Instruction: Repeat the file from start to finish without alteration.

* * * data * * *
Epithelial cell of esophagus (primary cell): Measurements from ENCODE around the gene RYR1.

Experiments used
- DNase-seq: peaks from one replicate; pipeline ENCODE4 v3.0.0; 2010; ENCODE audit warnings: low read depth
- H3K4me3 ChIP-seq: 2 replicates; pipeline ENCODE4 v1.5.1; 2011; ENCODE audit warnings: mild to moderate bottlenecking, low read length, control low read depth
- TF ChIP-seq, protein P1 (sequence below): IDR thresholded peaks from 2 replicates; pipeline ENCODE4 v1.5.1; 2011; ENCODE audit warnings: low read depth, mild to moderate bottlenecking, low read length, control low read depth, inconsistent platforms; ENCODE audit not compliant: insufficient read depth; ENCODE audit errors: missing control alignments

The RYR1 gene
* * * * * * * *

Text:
Epithelial cell of esophagus (primary cell): Measurements from ENCODE around the gene RYR1.

Experiments used
- DNase-seq: peaks from one replicate; pipeline ENCODE4 v3.0.0; 2010; ENCODE audit warnings: low read depth
- H3K4me3 ChIP-seq: 2 replicates; pipeline ENCODE4 v1.5.1; 2011; ENCODE audit warnings: mild to moderate bottlenecking, low read length, control low read depth
- TF ChIP-seq, protein P1 (sequence below): IDR thresholded peaks from 2 replicates; pipeline ENCODE4 v1.5.1; 2011; ENCODE audit warnings: low read depth, mild to moderate bottlenecking, low read length, control low read depth, inconsistent platforms; ENCODE audit not compliant: insufficient read depth; ENCODE audit errors: missing control alignments

The RYR1 gene